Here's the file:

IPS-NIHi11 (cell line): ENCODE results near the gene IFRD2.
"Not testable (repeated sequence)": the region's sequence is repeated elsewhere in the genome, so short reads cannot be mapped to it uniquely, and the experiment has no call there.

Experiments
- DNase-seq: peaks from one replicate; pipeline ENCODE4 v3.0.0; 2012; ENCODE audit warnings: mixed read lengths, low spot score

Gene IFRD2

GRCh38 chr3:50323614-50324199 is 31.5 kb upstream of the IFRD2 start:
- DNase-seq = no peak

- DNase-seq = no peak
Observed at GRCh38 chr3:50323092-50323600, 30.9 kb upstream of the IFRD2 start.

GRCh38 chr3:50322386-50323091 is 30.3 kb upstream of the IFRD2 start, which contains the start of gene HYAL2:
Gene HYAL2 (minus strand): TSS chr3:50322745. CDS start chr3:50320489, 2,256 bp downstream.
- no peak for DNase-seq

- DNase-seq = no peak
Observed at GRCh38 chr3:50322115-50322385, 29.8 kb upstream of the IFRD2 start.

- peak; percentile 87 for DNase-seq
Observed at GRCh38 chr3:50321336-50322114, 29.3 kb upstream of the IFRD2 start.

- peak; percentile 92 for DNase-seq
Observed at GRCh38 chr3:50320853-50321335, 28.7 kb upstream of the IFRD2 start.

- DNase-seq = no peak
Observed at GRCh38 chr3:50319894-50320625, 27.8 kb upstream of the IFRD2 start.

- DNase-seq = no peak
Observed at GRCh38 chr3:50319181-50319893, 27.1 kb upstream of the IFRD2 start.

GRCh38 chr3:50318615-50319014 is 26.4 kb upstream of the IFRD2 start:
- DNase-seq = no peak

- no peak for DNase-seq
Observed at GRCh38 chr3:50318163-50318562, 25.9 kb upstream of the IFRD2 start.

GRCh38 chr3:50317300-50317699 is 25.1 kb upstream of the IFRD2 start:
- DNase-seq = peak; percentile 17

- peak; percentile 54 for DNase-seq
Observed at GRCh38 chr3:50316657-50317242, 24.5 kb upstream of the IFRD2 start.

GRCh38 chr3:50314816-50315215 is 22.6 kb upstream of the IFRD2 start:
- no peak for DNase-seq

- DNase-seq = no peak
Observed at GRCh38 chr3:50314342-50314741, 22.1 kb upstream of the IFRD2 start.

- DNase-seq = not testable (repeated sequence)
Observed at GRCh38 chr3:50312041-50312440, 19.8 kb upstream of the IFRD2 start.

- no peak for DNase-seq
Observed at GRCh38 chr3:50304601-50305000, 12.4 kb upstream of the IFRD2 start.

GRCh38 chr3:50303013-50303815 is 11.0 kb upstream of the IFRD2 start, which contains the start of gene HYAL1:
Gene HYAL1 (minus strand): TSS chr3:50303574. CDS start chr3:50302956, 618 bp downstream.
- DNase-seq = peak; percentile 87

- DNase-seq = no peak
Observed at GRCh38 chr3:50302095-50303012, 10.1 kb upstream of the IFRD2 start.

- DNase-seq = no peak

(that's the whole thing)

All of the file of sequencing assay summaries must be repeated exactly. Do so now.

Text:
IPS-NIHi11 (cell line): ENCODE results near the gene IFRD2.
"Not testable (repeated sequence)": the region's sequence is repeated elsewhere in the genome, so short reads cannot be mapped to it uniquely, and the experiment has no call there.

Experiments
- DNase-seq: peaks from one replicate; pipeline ENCODE4 v3.0.0; 2012; ENCODE audit warnings: mixed read lengths, low spot score

Gene IFRD2

GRCh38 chr3:50323614-50324199 is 31.5 kb upstream of the IFRD2 start:
- DNase-seq = no peak

- DNase-seq = no peak
Observed at GRCh38 chr3:50323092-50323600, 30.9 kb upstream of the IFRD2 start.

GRCh38 chr3:50322386-50323091 is 30.3 kb upstream of the IFRD2 start, which contains the start of gene HYAL2:
Gene HYAL2 (minus strand): TSS chr3:50322745. CDS start chr3:50320489, 2,256 bp downstream.
- no peak for DNase-seq

- DNase-seq = no peak
Observed at GRCh38 chr3:50322115-50322385, 29.8 kb upstream of the IFRD2 start.

- peak; percentile 87 for DNase-seq
Observed at GRCh38 chr3:50321336-50322114, 29.3 kb upstream of the IFRD2 start.

- peak; percentile 92 for DNase-seq
Observed at GRCh38 chr3:50320853-50321335, 28.7 kb upstream of the IFRD2 start.

- DNase-seq = no peak
Observed at GRCh38 chr3:50319894-50320625, 27.8 kb upstream of the IFRD2 start.

- DNase-seq = no peak
Observed at GRCh38 chr3:50319181-50319893, 27.1 kb upstream of the IFRD2 start.

GRCh38 chr3:50318615-50319014 is 26.4 kb upstream of the IFRD2 start:
- DNase-seq = no peak

- no peak for DNase-seq
Observed at GRCh38 chr3:50318163-50318562, 25.9 kb upstream of the IFRD2 start.

GRCh38 chr3:50317300-50317699 is 25.1 kb upstream of the IFRD2 start:
- DNase-seq = peak; percentile 17

- peak; percentile 54 for DNase-seq
Observed at GRCh38 chr3:50316657-50317242, 24.5 kb upstream of the IFRD2 start.

GRCh38 chr3:50314816-50315215 is 22.6 kb upstream of the IFRD2 start:
- no peak for DNase-seq

- DNase-seq = no peak
Observed at GRCh38 chr3:50314342-50314741, 22.1 kb upstream of the IFRD2 start.

- DNase-seq = not testable (repeated sequence)
Observed at GRCh38 chr3:50312041-50312440, 19.8 kb upstream of the IFRD2 start.

- no peak for DNase-seq
Observed at GRCh38 chr3:50304601-50305000, 12.4 kb upstream of the IFRD2 start.

GRCh38 chr3:50303013-50303815 is 11.0 kb upstream of the IFRD2 start, which contains the start of gene HYAL1:
Gene HYAL1 (minus strand): TSS chr3:50303574. CDS start chr3:50302956, 618 bp downstream.
- DNase-seq = peak; percentile 87

- DNase-seq = no peak
Observed at GRCh38 chr3:50302095-50303012, 10.1 kb upstream of the IFRD2 start.

- DNase-seq = no peak